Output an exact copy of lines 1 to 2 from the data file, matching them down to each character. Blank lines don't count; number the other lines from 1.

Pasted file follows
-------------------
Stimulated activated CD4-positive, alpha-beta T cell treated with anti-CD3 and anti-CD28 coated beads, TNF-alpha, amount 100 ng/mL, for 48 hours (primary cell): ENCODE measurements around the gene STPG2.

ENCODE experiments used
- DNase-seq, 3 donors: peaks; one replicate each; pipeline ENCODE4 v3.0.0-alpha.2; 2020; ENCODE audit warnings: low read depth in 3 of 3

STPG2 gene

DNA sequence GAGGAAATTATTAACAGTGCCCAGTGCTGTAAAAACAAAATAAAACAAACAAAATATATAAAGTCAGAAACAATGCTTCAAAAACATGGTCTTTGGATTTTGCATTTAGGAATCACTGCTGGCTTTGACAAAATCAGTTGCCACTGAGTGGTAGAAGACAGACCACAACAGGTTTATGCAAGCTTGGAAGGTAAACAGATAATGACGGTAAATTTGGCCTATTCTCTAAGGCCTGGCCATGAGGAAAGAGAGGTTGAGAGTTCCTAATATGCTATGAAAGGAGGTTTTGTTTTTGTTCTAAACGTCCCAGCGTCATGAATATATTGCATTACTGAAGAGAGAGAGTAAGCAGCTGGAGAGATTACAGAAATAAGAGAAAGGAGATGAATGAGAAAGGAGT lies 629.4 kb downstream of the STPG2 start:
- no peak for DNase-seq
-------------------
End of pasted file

Stimulated activated CD4-positive, alpha-beta T cell treated with anti-CD3 and anti-CD28 coated beads, TNF-alpha, amount 100 ng/mL, for 48 hours (primary cell): ENCODE measurements around the gene STPG2.

ENCODE experiments used